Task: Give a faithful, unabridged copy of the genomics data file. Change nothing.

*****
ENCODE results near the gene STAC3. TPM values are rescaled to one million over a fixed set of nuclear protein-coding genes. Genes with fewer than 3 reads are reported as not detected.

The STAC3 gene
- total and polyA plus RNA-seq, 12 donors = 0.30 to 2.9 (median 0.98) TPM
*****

ENCODE results near the gene STAC3. TPM values are rescaled to one million over a fixed set of nuclear protein-coding genes. Genes with fewer than 3 reads are reported as not detected.

The STAC3 gene
- total and polyA plus RNA-seq, 12 donors = 0.30 to 2.9 (median 0.98) TPM